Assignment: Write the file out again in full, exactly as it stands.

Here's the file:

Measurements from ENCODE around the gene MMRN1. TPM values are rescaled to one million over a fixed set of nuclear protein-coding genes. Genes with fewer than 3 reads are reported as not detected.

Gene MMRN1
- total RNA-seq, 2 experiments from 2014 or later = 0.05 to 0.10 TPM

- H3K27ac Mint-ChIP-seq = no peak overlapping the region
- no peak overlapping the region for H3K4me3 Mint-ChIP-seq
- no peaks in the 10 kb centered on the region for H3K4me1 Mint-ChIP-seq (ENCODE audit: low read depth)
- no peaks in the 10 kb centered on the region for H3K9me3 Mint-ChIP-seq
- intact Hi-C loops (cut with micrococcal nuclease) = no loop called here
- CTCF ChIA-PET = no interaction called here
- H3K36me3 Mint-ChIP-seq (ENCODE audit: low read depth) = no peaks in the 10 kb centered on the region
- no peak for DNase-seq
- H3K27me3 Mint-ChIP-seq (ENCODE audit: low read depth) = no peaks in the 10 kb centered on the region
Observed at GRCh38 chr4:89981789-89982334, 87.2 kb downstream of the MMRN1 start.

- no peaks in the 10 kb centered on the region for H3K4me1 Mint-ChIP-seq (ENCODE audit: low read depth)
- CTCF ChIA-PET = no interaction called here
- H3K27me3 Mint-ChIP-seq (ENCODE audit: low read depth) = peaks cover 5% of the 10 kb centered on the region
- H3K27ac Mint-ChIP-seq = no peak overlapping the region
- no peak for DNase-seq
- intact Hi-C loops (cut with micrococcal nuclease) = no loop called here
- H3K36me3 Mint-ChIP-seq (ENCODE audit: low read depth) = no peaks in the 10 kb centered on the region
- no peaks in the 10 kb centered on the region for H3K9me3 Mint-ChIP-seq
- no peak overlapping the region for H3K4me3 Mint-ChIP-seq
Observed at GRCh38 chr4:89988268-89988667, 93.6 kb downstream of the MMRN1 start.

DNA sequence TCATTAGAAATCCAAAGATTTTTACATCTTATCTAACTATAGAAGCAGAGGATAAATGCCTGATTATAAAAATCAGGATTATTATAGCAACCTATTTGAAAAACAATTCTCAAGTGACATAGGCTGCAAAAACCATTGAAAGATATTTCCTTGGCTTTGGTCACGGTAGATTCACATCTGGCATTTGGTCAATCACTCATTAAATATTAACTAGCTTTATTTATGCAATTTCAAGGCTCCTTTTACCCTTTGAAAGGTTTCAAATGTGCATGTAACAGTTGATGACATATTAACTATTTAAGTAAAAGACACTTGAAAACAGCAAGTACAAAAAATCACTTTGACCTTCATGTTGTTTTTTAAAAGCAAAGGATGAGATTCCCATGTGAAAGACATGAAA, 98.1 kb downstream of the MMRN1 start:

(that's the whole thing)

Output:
Measurements from ENCODE around the gene MMRN1. TPM values are rescaled to one million over a fixed set of nuclear protein-coding genes. Genes with fewer than 3 reads are reported as not detected.

Gene MMRN1
- total RNA-seq, 2 experiments from 2014 or later = 0.05 to 0.10 TPM

- H3K27ac Mint-ChIP-seq = no peak overlapping the region
- no peak overlapping the region for H3K4me3 Mint-ChIP-seq
- no peaks in the 10 kb centered on the region for H3K4me1 Mint-ChIP-seq (ENCODE audit: low read depth)
- no peaks in the 10 kb centered on the region for H3K9me3 Mint-ChIP-seq
- intact Hi-C loops (cut with micrococcal nuclease) = no loop called here
- CTCF ChIA-PET = no interaction called here
- H3K36me3 Mint-ChIP-seq (ENCODE audit: low read depth) = no peaks in the 10 kb centered on the region
- no peak for DNase-seq
- H3K27me3 Mint-ChIP-seq (ENCODE audit: low read depth) = no peaks in the 10 kb centered on the region
Observed at GRCh38 chr4:89981789-89982334, 87.2 kb downstream of the MMRN1 start.

- no peaks in the 10 kb centered on the region for H3K4me1 Mint-ChIP-seq (ENCODE audit: low read depth)
- CTCF ChIA-PET = no interaction called here
- H3K27me3 Mint-ChIP-seq (ENCODE audit: low read depth) = peaks cover 5% of the 10 kb centered on the region
- H3K27ac Mint-ChIP-seq = no peak overlapping the region
- no peak for DNase-seq
- intact Hi-C loops (cut with micrococcal nuclease) = no loop called here
- H3K36me3 Mint-ChIP-seq (ENCODE audit: low read depth) = no peaks in the 10 kb centered on the region
- no peaks in the 10 kb centered on the region for H3K9me3 Mint-ChIP-seq
- no peak overlapping the region for H3K4me3 Mint-ChIP-seq
Observed at GRCh38 chr4:89988268-89988667, 93.6 kb downstream of the MMRN1 start.

DNA sequence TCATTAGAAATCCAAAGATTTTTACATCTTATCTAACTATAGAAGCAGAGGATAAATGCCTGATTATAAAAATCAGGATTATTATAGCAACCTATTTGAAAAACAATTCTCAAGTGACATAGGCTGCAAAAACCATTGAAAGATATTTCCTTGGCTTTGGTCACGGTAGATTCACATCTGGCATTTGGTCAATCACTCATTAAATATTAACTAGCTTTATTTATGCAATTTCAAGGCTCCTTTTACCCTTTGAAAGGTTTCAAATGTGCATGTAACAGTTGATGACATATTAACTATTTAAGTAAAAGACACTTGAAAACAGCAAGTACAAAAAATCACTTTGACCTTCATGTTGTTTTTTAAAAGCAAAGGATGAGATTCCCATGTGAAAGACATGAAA, 98.1 kb downstream of the MMRN1 start: